The needs that you have will change over time. What you need at age 30 will not be the same as at age 60 or 90. You will need to be in a state of constant review and consideration when it comes to updating language so that you can take into consideration what you need and who you need it from. The reality of life as a 90-year-old is substantially different than as a young parent at 30. The likelihood of your needing the power of attorney is much less at age 30 than at age 60. For that reason, you should consider making the language more comprehensive as you age. As a senior citizen, there may be a need to build into your power of attorney language about long-term care as well as government benefits and a list of other golden-years-related information. You may want to consider how an agent should or should not be able to act in these ways on your behalf. At age 30, these issues are not relevant for the most part.
What you do can prepare your family for what may happen in the future
Nobody wants to be caught in a position where they are incapacitated and must rely on another person to make decisions for them. However, it would be worse to be in that position and also be caught off guard. The government having to appoint a guardian on your behalf is worse than your agent being named in a previously created power of attorney. Whatever the case is, you should want to have a power of attorney set up so that you can be prepared if and when the unthinkable happens and you need to rely upon a power of attorney due to incapacitation.
When you take the opportunity to sign a power of attorney then the burden placed on your family is much less than it would have otherwise been. Your family does not want to worry about financial issues, logistics, and estate planning mistakes when you pass away. This is especially true if you pass away unexpectedly. Rather, they will want to be with family and mourn your passing while remembering better days with you. Having to concern themselves with financial matters completely throws a wrench into this otherwise achievable goal.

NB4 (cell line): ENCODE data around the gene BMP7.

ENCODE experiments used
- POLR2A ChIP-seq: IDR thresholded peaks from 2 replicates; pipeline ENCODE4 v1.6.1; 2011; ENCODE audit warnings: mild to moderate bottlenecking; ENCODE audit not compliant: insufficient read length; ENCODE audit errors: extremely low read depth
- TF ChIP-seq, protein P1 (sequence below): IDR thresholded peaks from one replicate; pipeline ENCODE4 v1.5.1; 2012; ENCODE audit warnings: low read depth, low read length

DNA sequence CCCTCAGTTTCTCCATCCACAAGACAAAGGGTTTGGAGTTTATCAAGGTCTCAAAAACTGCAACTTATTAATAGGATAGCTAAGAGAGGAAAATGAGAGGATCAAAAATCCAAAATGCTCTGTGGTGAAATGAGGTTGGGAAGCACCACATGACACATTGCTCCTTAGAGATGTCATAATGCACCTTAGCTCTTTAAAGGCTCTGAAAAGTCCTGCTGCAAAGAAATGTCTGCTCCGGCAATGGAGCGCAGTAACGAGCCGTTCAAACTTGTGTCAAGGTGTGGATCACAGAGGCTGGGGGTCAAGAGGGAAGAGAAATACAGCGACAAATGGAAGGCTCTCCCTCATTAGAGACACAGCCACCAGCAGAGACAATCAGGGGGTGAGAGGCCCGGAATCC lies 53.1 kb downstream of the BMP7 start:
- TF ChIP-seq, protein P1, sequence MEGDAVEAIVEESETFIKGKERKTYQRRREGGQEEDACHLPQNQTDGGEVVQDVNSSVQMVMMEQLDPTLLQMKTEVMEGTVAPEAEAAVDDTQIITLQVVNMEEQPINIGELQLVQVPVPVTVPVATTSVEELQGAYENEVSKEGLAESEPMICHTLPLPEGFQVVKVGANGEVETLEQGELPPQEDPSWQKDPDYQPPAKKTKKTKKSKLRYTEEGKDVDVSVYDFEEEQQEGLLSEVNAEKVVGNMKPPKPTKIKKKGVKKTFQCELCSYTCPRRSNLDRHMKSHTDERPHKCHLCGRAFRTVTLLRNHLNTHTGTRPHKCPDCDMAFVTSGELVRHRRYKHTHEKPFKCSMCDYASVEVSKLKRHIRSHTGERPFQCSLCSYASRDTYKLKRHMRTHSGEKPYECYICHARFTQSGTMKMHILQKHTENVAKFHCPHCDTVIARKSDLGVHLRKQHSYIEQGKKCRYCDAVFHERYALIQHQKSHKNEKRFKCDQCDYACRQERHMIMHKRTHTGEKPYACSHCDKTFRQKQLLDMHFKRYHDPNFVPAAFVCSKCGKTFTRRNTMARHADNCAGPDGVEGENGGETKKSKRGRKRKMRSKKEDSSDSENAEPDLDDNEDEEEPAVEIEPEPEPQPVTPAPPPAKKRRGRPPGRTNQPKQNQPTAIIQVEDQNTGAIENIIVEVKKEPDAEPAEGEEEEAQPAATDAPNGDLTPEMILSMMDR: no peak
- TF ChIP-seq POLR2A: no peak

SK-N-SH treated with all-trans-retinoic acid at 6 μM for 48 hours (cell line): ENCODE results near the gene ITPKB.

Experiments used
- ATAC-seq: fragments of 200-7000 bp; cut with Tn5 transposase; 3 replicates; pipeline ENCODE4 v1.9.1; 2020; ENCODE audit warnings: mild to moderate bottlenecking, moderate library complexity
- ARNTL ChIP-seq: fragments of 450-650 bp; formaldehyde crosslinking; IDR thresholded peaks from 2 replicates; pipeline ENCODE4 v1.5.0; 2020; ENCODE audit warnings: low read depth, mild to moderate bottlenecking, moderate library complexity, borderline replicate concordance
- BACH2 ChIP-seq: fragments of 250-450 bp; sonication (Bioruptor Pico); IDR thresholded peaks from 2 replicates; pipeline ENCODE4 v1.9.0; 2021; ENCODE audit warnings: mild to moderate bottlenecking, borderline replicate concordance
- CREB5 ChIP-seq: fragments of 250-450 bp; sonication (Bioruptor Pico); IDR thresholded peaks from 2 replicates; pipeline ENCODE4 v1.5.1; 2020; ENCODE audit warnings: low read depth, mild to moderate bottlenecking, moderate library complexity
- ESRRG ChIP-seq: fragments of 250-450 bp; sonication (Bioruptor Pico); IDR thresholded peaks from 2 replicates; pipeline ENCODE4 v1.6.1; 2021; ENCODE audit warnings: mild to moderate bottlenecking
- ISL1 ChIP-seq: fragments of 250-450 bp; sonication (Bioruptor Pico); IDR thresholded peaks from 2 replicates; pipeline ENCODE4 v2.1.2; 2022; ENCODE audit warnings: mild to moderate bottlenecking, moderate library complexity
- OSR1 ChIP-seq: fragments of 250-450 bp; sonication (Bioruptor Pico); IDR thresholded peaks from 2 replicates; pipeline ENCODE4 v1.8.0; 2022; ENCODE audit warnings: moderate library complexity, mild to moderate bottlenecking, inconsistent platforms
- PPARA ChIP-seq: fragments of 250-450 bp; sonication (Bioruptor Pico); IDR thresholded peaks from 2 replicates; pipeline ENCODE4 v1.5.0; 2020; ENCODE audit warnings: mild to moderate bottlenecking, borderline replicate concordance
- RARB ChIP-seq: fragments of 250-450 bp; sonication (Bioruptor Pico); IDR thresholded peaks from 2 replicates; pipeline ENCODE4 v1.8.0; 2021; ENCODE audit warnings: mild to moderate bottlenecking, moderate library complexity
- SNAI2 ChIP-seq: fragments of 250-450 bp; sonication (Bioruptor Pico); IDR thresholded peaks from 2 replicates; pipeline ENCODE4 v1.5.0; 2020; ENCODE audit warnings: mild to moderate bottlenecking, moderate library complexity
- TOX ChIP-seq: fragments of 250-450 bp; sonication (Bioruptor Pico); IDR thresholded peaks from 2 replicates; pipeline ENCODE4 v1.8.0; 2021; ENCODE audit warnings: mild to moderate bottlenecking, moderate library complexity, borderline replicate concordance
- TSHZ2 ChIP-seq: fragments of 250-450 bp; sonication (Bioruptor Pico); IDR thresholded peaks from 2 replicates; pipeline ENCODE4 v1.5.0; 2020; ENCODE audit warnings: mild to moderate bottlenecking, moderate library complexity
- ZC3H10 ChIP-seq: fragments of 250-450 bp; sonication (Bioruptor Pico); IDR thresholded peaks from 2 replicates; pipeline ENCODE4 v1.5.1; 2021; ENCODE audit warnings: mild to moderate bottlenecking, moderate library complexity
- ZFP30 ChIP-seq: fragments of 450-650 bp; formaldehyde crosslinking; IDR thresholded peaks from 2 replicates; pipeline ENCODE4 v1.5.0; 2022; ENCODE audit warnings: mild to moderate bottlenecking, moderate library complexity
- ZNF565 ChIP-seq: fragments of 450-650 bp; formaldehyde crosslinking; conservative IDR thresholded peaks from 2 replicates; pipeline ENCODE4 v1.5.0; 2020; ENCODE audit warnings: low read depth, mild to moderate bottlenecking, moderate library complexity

You can do an honest assessment of your family and determine what sort of conversations you all have about money. Could it be that you decide to talk more about money as your life ventures towards more wealth or more responsibility? That could be? Maybe once you started having grandchildren the idea of estate planning and powers of attorney became a lot more interesting to you. Just seeing what is going on around you may open up a world of possibilities when it comes to becoming willing to share with your family information about your goals, your plans, and where you see your estate going in the future.
Whether it be a power of attorney or a will you need to work with people that you trust when you are planning for an end-of-life matter. When it comes to a power of attorney you may not be at the end of your life when the power of attorney becomes valid, but you would be at a point where your family will need to know what you want to have to happen if you become incapacitated. It is not something that you want to leave up to a judge or even your family to determine for you. Rather, you can think about those matters when you are fully able to do so and then you can make an educated decision about them later on after consulting with your family if you wish.
One of the great frustrations that people have with estate planning and family is that their family may be kept in the dark for years about what will happen at the end of their life. To avoid misunderstandings and other issues that your family will be left wondering about after you are gone would be to talk to them about your plans and your intentions while everyone can get together. This does not mean that you should use this time as an opportunity to ask for their input. Rather, you can use the time to highlight what you are planning on doing so that when the time comes there are no surprises that anyone has to endure.
Other Related Articles:
- Planning For Incapacity: Powers Of Attorney and Advanced Directives In Texas
- What is a durable power of attorney?
- Limitations on Durable Power of Attorney
- What are the key elements and limitations of a medical power of attorney?
- The benefits of having a power of attorney in Texas
- Empowering Your Future: Why You Need a Power of Attorney in Texas and How to Get Started
- The Role of a Power of Attorney in Texas: How It Works and Why You Need One
- Who has power of attorney after death if there is no will?
- Understanding Texas Homestead Laws and Their Impact on Your Estate Plan
- The morality clause in Texas family law